The opening night attraction is the European Premiere of MY FATHER DIE, Sean Brosnan’s brutal and beautiful feature debut – an ultra-stylish, über violent revenge thriller that’s a calling card for Brosnan’s brilliant talents. And our closing night film is another breakneck paced masterpiece – the UK Premiere of TRAIN TO BUSAN, so join ‘The Commuting Dead’ as director Sang-ho Yeon takes you on a first class horror action thrill-ride, mixing slaughter, suspense and splatter with incredible visual élan.
In between these two banner titles are the scream of the crop from all over the globe, strongly represented in our line-up of World Premieres by the incredible Italian supercar tension-ratcheting MONOLITH, the gory Dutch treat THE WINDMILL MASSACRE, the stunning South African nightmare FROM A HOUSE ON WILLOW STREET, Tricia Lee’s creepy Canadian chiller BLOOD HUNTERS and three American shock absorbers KNUCKLEBONES, ENCLOSURE and the Eurotrashy radical BLOOD FEAST remake.
Reflecting a productive year for British horror, there are twelve UK World Premieres, including Shaun Robert Smith’s intensely powerful BROKEN, Jon Ford’s visceral revenge thriller OFFENSIVE, Wyndham Price’s dark fantasy CROW, Kate Shenton’s auto-satire EGOMANIAC, Ben Parker’s claustrophobic THE CHAMBER, Marty Stalker’s shock-doc HOSTAGE TO THE DEVIL and Andy Edward’s sun, sea and sex gore-fest IBIZA UNDEAD.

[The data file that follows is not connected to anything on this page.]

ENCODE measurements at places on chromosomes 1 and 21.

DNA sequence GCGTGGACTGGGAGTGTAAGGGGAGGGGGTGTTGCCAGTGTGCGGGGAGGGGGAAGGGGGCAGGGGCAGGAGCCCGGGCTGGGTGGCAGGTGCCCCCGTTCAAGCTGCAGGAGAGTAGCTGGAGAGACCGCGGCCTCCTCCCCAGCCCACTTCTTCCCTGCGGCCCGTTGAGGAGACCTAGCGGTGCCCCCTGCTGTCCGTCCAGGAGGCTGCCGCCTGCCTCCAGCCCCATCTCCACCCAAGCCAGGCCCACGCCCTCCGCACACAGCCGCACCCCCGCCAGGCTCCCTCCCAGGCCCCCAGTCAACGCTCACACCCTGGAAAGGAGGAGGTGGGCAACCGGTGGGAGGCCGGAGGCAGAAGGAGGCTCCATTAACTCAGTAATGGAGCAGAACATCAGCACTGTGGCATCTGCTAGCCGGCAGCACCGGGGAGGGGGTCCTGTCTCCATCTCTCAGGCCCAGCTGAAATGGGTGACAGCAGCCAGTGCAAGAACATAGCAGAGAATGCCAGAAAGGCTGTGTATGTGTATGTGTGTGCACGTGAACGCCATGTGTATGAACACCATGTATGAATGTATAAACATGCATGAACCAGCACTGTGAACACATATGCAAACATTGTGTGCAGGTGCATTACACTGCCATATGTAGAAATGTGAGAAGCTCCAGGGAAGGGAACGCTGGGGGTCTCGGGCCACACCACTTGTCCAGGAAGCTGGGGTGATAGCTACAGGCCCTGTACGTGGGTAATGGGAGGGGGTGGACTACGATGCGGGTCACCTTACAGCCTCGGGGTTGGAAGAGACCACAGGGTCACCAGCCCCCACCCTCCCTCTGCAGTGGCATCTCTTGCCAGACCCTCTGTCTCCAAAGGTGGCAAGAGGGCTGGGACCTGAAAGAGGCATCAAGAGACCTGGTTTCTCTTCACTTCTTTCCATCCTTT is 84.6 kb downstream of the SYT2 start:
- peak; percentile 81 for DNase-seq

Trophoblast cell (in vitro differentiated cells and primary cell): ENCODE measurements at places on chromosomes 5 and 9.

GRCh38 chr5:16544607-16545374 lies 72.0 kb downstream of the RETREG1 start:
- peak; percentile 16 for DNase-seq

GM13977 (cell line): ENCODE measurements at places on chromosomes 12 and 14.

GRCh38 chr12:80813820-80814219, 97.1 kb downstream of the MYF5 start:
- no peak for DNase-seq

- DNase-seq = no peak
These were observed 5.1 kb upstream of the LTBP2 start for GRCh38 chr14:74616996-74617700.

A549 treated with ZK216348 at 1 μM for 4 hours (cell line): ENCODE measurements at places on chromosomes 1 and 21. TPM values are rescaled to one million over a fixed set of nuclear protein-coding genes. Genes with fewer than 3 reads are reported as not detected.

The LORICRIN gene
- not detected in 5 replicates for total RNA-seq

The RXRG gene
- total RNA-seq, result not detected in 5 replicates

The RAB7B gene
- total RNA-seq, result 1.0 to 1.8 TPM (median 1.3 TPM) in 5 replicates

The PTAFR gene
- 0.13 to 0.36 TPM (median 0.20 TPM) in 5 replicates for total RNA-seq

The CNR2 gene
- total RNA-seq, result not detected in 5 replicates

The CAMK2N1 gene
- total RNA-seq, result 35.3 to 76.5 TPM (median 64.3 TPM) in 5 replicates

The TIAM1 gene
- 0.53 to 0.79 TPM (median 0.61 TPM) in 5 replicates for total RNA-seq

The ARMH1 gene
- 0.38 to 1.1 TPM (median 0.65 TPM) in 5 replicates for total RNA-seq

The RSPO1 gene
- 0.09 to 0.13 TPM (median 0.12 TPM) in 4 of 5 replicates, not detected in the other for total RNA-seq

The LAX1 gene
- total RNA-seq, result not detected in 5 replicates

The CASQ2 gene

Five of the UK World Premieres make up the ‘First Blood’ strand, in which home-based directors are given a chance to shine with their debut efforts. These are: Phillip Escott’s harrowing CRUEL SUMMER, Brad Watson’s urban gang shocker HALLOW’S EVE, James Crow’s deadly HOUSE OF SALEM, Stewart Spark’s 666 Short Cuts To Hell entry THE CREATURE BELOW and Lawrie Brewster’s PTSD-inspired THE UNKINDNESS OF RAVENS.
Other festival highlights in the Main Screen strand include the European Premiere of Adam Wingard’s intense chiller of the moment, THE WOODS. destined to be one of the key horrors of 2016. We also have this year’s most ferocious possession movie in Cody Calahan’s LET HER OUT, as well as Todd William’s superb Stephen King adaptation CELL, starring John Cusack and Samuel L. Jackson. Then there is the top box office Italian sensation THEY CALL ME JEEG ROBOT, Adam Rifkin’s tour-de-force DIRECTOR’S CUT, starring Penn Jillette, Rob Zombie’s ultra-violent grindhouse slasher 31, ‘Saw’ man Darren Lynn Bousman’s graphic novel inspired ABBATOIR, Simon Rumley’s latest visionary masterpiece JOHNNY FRANK GARRETT’S LAST WORD, Jackson Stewart’s supernatural switcheroo BEYOND THE GATES, the zombie theme park hell ride THE REZORT, the full-blooded cracker RED CHRISTMAS, the cryogenic chiller REALIVE, the home invasion twister MERCY, the darkly unpredictable PET, starring Dominic Monaghan and the beguilling THE MASTER CLEANSE, with The Big Bang Theory’s Jonny Galecki and Anna Friel.